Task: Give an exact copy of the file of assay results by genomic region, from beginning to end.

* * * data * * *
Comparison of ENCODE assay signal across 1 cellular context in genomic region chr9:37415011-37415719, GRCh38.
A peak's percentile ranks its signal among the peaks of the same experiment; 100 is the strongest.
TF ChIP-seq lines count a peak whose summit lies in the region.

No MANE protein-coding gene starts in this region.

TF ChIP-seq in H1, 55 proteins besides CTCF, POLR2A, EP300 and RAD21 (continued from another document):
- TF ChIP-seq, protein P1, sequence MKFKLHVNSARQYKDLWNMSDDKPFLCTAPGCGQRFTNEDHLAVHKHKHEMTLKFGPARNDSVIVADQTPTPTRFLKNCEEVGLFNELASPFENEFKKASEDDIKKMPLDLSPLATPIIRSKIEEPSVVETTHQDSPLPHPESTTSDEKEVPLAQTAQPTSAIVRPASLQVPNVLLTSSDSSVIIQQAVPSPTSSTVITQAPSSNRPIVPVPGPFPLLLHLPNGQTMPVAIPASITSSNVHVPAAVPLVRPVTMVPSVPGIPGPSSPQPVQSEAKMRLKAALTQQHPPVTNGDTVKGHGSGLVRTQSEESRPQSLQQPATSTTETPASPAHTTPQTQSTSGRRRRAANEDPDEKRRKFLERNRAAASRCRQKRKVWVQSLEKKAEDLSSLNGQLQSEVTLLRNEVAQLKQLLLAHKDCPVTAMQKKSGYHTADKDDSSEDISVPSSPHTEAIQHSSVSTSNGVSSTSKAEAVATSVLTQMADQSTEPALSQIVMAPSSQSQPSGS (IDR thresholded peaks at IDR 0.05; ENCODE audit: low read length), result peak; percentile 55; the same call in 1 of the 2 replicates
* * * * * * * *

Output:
Comparison of ENCODE assay signal across 1 cellular context in genomic region chr9:37415011-37415719, GRCh38.
A peak's percentile ranks its signal among the peaks of the same experiment; 100 is the strongest.
TF ChIP-seq lines count a peak whose summit lies in the region.

No MANE protein-coding gene starts in this region.

TF ChIP-seq in H1, 55 proteins besides CTCF, POLR2A, EP300 and RAD21 (continued from another document):
- TF ChIP-seq, protein P1, sequence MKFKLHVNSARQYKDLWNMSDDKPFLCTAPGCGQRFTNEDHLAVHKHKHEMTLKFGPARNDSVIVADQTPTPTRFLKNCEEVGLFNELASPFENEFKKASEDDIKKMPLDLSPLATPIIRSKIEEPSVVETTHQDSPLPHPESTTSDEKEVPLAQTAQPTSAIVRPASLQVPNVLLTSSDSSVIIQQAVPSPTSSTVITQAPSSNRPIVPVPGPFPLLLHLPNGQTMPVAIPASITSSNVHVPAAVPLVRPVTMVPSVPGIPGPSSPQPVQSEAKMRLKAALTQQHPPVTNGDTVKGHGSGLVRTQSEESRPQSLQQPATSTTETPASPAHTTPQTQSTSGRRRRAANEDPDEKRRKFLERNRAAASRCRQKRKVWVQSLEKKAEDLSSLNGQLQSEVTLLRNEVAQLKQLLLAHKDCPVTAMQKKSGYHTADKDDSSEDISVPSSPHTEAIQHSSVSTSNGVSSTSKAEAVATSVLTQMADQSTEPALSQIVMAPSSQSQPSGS (IDR thresholded peaks at IDR 0.05; ENCODE audit: low read length), result peak; percentile 55; the same call in 1 of the 2 replicates